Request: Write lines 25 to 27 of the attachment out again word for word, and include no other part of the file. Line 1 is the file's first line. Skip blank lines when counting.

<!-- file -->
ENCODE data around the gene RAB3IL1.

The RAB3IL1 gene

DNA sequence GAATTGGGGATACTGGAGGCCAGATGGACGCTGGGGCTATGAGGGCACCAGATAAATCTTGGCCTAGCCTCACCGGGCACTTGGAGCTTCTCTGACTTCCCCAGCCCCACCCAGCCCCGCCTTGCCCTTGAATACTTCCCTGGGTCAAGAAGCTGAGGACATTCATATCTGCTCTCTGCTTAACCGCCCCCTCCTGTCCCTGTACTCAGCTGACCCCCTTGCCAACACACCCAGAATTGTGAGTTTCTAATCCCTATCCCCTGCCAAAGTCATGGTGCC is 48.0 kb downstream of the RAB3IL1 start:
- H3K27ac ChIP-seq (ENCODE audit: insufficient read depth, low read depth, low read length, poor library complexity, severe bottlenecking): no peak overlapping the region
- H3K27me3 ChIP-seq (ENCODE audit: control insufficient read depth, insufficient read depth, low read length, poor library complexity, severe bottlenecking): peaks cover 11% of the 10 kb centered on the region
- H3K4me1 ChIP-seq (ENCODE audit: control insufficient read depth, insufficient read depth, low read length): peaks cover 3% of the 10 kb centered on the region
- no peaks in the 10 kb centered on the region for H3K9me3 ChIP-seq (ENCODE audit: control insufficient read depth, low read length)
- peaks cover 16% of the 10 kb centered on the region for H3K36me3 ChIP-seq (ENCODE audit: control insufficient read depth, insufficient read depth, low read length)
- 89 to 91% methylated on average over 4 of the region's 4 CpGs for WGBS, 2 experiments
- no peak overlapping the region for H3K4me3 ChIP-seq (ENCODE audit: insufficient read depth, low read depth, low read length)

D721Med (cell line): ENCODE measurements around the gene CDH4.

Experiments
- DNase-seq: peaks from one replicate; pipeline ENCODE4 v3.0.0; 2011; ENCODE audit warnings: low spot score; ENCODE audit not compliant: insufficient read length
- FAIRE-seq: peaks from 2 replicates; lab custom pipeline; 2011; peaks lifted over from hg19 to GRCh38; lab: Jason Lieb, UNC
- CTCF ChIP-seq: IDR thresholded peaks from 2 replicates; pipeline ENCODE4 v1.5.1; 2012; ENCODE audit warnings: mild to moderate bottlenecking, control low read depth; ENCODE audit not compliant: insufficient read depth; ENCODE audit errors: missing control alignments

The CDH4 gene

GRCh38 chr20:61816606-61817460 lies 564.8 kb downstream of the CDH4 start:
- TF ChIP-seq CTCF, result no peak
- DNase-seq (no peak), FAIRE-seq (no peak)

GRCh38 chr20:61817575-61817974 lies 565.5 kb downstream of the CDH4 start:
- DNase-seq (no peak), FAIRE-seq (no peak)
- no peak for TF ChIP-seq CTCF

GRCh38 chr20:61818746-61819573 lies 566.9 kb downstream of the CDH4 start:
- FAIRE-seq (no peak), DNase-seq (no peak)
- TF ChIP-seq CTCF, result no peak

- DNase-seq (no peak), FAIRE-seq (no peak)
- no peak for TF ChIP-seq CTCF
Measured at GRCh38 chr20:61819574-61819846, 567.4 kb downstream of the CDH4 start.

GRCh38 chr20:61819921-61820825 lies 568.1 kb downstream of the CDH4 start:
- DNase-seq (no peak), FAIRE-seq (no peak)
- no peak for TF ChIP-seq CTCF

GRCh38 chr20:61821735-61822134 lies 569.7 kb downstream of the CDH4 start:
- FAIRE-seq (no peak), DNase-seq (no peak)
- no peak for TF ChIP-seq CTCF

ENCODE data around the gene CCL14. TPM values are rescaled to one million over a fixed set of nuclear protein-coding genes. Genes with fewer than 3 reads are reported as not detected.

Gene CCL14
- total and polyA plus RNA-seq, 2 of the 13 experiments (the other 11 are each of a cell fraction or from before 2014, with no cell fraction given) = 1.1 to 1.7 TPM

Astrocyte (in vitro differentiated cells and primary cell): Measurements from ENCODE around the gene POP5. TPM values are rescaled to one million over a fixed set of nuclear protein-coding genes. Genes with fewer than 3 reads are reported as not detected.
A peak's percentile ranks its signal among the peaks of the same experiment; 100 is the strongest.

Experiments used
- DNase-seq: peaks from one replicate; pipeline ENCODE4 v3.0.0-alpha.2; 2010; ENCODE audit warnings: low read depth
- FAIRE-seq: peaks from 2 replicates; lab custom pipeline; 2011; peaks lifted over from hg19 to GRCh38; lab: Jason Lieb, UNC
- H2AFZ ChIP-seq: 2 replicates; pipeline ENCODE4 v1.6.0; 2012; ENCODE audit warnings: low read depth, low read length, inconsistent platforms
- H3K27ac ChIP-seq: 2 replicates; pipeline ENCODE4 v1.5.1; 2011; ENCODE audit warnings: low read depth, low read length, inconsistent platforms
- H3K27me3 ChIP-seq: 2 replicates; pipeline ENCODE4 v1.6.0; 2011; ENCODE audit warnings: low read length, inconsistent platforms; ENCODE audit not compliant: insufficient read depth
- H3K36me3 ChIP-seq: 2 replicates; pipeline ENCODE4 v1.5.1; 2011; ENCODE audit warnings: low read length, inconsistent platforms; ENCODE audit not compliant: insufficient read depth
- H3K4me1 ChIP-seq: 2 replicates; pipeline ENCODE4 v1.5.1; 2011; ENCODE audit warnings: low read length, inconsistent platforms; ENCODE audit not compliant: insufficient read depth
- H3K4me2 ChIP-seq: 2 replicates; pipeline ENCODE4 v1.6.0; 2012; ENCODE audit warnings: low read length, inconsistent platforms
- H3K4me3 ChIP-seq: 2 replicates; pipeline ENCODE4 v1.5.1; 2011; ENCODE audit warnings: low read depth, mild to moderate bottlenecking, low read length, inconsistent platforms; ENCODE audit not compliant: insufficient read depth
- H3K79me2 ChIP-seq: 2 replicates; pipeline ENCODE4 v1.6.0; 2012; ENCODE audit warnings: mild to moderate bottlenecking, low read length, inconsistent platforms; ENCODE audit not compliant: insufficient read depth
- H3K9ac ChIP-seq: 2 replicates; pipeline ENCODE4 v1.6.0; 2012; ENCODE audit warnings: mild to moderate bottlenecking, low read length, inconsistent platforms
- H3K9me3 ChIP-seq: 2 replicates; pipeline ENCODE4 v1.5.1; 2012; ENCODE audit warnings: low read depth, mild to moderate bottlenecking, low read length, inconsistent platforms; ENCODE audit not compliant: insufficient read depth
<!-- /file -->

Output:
- TF ChIP-seq CTCF, result no peak

- DNase-seq (no peak), FAIRE-seq (no peak)
- no peak for TF ChIP-seq CTCF